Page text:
After announcing that it will support adding Open Document Format for XML (ODF) to ANSI standards, Microsoft now is also planning to work with the Beijing Information Technology Institute and sponsor an open source project with the goal of designing a converter for Ecma Open XML and Unified Office Format (UOF), a Chinese standard, says silicon.com.
Haven't heard of UOF? Maybe not, but Sun Chairman Scott McNealy says it's in the top three document formats, so that's good enough for us. We're guessing that may be based on sheer number of users.
Other projects to convert between Office apps and corresponding non-MS desktop apps should be available in beta soon on SourceForge, too, according to the article.
After being slammed in the media for its statements on possible action against vendors and users for alleged patent violations in open source software, Microsoft says its position on ODF as a standard alongside OpenXML is all about interoperability.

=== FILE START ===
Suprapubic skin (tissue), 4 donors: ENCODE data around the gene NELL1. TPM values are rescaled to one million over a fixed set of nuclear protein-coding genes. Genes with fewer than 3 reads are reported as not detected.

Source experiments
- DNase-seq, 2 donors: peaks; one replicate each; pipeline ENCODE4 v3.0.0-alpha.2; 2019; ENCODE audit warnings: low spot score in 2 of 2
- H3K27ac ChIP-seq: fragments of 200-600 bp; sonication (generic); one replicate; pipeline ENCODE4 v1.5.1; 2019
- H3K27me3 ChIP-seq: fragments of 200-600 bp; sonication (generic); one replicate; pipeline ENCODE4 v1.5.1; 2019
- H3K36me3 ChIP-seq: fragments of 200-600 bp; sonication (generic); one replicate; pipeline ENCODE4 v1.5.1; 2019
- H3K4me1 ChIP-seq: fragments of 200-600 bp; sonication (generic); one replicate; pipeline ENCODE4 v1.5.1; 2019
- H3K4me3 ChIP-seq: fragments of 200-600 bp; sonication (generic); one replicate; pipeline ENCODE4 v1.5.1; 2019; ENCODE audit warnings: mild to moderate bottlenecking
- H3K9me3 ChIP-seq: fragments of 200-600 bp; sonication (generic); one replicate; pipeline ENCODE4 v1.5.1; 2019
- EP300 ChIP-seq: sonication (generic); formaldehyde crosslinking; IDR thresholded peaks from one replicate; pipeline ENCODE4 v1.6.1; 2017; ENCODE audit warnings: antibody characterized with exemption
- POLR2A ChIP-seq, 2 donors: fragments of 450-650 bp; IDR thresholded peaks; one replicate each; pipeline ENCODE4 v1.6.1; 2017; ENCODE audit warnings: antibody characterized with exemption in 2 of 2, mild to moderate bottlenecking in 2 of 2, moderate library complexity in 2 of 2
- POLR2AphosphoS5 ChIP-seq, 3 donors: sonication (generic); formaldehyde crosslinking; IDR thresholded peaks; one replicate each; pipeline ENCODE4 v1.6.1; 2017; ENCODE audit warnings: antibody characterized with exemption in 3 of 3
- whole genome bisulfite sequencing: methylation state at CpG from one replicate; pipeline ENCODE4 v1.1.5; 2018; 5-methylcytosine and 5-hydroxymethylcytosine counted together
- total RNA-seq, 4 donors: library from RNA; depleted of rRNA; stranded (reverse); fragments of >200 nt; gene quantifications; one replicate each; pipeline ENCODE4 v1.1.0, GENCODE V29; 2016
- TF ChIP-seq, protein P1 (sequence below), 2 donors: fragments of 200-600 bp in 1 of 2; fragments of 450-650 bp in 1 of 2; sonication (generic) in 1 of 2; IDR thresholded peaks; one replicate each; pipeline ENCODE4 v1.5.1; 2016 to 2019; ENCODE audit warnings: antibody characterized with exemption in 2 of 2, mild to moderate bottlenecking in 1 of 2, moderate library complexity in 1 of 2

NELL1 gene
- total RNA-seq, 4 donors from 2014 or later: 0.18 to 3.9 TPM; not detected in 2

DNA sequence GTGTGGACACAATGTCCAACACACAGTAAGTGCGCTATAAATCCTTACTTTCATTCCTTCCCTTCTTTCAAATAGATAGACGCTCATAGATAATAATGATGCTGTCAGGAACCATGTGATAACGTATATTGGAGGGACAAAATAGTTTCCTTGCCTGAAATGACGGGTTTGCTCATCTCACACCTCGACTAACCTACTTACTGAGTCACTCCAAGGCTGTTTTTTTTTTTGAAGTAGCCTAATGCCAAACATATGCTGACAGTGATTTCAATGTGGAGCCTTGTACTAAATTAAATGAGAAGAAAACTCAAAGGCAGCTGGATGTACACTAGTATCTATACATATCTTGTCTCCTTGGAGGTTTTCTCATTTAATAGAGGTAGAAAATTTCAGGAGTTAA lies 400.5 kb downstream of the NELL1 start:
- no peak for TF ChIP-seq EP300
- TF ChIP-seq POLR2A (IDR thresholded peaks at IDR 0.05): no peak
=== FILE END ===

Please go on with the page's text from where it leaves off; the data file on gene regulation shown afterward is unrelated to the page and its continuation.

Critics say we should be watching for pressure from Microsoft for OpenXML to be made a global standard (as opposed to the already listed ODF) by the ISO later this year, although how exactly that would be done isn't clear. But if you believe Microsoft sees open source and open formats as its enemies, that would explain why it'll work to keep them close.